Ethiopia is Africa’s oldest independent country. The current government which is led by The Ethiopian People’s Revolutionary Democratic Front came to power in 1991 by overthrowing the Marxist-Leninist regime, ‘the Derg’, which in turn had ended the imperial period with Emperor Haile Selassie in 1974. In 1994, the new constitution that put in place the current ethnic federalism was ratified. Defined as a multicultural federation that operates on the basis of ethno-national representation and self-determination, the federal government is considered one of the strongest in Africa. Ethnic federalism, however, remains a debated issue in Ethiopia.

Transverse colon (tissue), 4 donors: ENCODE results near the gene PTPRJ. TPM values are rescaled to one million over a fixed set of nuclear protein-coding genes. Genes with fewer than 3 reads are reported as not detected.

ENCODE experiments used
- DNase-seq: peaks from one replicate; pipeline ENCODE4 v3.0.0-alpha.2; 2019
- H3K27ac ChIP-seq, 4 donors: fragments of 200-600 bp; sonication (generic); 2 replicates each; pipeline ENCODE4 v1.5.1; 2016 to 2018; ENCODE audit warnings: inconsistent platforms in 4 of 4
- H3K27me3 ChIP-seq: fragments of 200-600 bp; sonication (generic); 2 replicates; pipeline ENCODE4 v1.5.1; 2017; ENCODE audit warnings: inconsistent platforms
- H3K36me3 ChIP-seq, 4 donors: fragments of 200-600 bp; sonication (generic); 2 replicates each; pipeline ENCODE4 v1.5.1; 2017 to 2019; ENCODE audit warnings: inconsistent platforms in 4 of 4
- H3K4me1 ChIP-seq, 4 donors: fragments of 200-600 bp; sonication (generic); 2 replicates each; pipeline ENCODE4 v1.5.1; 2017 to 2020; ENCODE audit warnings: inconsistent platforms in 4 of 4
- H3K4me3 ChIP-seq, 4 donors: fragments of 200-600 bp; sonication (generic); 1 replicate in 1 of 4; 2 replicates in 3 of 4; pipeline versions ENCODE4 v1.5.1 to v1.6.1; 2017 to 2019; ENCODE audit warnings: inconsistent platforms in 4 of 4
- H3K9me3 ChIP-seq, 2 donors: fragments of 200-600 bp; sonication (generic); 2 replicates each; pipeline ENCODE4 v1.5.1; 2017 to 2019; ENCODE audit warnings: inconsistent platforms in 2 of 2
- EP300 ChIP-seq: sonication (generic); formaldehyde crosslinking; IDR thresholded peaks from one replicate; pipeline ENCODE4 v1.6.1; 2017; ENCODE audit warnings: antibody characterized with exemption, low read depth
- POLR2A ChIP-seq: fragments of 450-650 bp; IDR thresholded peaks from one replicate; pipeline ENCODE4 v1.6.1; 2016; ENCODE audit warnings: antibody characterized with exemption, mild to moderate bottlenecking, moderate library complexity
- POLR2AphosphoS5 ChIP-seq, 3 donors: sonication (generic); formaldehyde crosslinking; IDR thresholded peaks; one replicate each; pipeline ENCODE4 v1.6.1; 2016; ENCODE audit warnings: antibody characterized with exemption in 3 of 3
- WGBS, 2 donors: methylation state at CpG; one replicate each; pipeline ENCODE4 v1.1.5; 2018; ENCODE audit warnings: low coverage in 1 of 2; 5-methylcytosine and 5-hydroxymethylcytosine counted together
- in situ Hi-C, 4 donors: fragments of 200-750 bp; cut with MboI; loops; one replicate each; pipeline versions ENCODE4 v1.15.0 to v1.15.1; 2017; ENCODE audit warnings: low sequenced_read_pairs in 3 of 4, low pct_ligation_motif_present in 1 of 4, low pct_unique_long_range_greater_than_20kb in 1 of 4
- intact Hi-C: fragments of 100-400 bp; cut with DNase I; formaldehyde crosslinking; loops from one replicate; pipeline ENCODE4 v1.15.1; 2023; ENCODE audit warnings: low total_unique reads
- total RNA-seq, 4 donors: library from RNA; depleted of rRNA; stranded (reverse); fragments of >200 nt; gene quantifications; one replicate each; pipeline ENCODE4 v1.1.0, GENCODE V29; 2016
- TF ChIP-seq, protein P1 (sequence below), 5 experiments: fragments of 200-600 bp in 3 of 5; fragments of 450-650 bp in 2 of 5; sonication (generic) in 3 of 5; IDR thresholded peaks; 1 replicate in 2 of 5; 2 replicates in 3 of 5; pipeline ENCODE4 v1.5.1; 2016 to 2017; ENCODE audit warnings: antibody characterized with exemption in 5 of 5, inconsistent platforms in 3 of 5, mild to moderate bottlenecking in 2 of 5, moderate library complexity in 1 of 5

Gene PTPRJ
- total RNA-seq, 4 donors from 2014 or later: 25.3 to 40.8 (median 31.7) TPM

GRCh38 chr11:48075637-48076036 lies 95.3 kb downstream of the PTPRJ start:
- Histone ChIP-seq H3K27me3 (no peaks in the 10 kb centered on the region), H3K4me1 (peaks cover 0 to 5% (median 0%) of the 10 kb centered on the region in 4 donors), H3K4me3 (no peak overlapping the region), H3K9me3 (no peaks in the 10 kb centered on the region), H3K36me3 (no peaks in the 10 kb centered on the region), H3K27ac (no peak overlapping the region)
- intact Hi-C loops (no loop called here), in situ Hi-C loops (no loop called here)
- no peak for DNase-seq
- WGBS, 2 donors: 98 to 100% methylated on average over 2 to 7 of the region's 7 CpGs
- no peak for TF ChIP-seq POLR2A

Over the past 23 years, four national elections have been held; of which the third election, in 2005, was the most contested to date and followed by post-election violence. While Ethiopia is one of the continents’ and particularly the region’s more stable nations, the political environment in the country is dynamic and marked by some tensions within the country. The government is challenged by intra-state armed opposition and despite a long history of religious tolerance in Ethiopia, recent tensions in the country also point to a more pronounced picture of religion playing a role in conflict dynamics. Interstate tensions with bordering neighbors include an inter-state war with Eritrea in 1998-2000 and military intervention in neighboring Somalia in 2006. Sporadic outbreaks of violence also continue cross-border, covering bordering areas of Ethiopia, Sudan and Kenya. Regionally, Ethiopia plays an active diplomatic and military role in the Horn of Africa region. Ethiopia is a founding member of the Intergovernmental Authority on Development (IGAD) which is a regional economic and community for countries in the Horn of Africa. Ethiopia has a peacekeeping mission in the buffer zone between the two Sudans. Ethiopia is also a troop-contributing country to AMISOM – AU’s mission to Somalia).